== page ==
Perspective can be tough to get, especially on our own behavior. We know that “seeing the big picture” or “getting an aerial view” is important to deep understanding, that we need to get some distance. It’s much easier to give someone else good advice than to follow it ourselves (even when our ability to give good advice comes directly from needing it).
It’s true for group behavior, too. The conventions, the little in-jokes, the “way we’ve always done it” – these can be harmful to individuals, but if the group is homogeneous enough, the pressure to refrain from pointing it out can be just as strong as the negative experiences themselves.
From a booklet intended to help wartime supervisors bring women into the workplace, from the Records of the War Manpower Commission.
When women went to work to support the war effort, they entered an environment few of them had ever seen, supervised by people who barely recognized where they were coming from. These pages, along with 2 other spreads at the National Archives, Southeast Region, give us a look into a booklet to help those supervisors get the best work out of these mysterious new employees.
This is good advice for all managers of any employees.
The presentation has all the hallmarks of a startlingly condescending piece, but the words tell a different story. Women are cooperative, patient, teachable. It may seem ridiculous that any of those things needed to be said, especially at a time when women were expected to be agreeable, long-suffering, and obedient, but the language is certainly more respectful than those cultural expectations. And the guidelines themselves are remarkable for what they really are: just plain good advice about welcoming new employees and managing them effectively.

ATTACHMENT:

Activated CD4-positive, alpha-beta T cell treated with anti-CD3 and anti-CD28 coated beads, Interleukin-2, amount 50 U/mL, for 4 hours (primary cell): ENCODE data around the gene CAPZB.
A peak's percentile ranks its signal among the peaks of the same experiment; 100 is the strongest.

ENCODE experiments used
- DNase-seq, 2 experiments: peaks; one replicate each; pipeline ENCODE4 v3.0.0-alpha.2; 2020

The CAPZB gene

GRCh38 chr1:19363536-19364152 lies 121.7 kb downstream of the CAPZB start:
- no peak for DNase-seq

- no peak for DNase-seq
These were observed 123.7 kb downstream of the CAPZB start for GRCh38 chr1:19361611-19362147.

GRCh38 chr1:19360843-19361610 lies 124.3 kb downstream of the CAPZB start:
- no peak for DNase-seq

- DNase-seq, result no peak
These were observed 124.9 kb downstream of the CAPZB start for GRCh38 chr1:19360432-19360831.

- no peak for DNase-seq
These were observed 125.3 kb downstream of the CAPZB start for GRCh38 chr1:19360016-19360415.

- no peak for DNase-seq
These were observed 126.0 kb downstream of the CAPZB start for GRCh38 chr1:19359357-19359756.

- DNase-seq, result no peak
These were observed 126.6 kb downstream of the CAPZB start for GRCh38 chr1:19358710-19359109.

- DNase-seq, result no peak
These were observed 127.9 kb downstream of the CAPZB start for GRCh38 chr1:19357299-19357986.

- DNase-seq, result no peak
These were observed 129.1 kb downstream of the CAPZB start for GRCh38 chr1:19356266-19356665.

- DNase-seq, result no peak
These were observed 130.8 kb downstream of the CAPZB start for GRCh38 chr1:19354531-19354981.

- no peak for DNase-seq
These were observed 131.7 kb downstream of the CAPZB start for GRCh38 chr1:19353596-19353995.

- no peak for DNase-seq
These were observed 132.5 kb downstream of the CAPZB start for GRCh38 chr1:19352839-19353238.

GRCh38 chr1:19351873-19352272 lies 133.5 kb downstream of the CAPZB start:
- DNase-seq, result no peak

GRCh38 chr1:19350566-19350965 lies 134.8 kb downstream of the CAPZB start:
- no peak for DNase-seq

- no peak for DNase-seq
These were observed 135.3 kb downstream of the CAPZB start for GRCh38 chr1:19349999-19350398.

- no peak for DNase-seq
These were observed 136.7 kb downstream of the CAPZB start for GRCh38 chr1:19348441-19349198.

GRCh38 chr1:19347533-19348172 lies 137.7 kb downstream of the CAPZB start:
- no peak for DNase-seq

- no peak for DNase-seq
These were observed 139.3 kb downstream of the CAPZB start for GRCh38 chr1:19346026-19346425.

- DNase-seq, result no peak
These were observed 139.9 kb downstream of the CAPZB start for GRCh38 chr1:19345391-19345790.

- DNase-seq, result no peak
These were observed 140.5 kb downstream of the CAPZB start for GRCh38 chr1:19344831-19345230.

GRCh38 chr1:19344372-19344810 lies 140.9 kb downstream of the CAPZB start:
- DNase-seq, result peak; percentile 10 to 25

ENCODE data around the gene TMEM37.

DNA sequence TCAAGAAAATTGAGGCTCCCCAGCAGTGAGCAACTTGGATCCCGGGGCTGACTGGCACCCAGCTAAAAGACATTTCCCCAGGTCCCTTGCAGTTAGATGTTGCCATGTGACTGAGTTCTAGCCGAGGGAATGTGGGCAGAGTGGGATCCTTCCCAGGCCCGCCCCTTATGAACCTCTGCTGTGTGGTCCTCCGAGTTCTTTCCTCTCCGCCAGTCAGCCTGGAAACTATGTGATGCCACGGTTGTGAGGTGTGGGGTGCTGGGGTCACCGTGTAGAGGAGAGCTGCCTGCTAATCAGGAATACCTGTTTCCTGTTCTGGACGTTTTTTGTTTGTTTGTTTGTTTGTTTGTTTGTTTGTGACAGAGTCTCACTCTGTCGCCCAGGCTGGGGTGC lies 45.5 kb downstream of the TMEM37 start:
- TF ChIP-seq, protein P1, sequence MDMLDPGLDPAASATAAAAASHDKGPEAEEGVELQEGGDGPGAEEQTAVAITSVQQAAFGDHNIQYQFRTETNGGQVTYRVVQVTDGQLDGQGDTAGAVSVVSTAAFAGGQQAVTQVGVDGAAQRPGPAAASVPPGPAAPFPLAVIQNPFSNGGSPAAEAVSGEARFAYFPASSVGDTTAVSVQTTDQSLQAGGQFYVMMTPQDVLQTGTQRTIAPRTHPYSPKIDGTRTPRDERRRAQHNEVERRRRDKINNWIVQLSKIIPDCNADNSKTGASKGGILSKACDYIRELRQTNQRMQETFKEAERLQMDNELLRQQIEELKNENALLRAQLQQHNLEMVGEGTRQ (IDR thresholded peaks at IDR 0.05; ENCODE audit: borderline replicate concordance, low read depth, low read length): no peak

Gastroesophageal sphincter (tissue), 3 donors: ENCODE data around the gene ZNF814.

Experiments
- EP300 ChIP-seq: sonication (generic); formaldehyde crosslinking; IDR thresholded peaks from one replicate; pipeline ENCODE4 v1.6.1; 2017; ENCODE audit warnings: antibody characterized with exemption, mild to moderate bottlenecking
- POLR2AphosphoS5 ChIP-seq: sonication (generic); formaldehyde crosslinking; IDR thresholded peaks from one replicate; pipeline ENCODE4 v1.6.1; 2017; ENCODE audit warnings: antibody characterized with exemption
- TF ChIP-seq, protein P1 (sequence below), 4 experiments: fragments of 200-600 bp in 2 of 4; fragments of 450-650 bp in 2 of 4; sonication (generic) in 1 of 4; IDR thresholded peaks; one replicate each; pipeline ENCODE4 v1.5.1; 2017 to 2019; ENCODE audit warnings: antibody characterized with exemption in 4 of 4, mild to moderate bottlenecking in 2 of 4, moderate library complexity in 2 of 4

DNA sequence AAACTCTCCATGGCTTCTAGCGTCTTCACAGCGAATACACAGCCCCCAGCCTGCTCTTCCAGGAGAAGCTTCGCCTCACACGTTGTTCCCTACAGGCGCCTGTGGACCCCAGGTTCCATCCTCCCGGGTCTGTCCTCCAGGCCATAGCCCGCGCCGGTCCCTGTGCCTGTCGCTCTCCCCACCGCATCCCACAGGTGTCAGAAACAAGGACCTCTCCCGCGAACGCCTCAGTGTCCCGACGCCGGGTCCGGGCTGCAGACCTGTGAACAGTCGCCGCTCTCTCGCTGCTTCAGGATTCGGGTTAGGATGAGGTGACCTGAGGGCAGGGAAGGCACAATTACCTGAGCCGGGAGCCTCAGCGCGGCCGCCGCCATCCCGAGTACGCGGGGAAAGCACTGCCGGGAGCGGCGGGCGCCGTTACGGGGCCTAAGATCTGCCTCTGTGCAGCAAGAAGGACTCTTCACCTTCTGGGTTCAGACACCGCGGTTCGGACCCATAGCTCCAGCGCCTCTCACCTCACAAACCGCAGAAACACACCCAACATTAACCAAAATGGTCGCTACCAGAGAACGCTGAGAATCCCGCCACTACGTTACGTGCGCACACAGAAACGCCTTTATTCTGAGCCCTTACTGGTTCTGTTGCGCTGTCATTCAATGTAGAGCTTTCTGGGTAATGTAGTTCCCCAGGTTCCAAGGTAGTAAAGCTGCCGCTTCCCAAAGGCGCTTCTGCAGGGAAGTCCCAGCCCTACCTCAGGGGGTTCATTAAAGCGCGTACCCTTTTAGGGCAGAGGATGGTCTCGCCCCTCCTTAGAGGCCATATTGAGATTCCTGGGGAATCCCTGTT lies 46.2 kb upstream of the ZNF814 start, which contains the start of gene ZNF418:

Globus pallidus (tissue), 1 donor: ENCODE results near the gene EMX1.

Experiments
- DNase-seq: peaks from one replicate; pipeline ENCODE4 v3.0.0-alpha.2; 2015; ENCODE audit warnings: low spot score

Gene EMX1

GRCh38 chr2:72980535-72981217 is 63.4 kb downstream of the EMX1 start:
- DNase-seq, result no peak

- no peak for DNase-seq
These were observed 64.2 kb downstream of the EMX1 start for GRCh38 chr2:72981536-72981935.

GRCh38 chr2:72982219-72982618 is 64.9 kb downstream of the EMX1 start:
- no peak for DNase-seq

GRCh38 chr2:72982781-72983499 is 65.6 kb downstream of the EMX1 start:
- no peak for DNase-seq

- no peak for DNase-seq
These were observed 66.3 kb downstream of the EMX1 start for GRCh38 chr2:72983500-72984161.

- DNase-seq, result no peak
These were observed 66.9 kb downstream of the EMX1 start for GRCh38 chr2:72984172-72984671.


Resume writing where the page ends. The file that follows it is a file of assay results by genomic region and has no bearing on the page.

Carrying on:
This IS people management.
As minority interests of all kinds receive more attention, we see over and over again that familiarity goes a long way, that seeing the old, established ways through the lens of the people who had no say in them brings harmful behavior into focus and creates the potential for a better experience for all. Men benefit just as much as women from respectful treatment in the workplace, arguably more because they still have advantages there as well!
People don’t like change, and they often can’t stand the idea that someone ‘has it easier’ because of a classification difference. Fostering the understanding that they don’t have it easier – quite the contrary – is probably a lost cause, but we don’t really need a “who has it worst” contest at work, anyway. Workplace practices that proactively and supportively resolve issues that get in the way of actually getting the work done put the emphasis where it belongs: on the work getting done.
We can do it!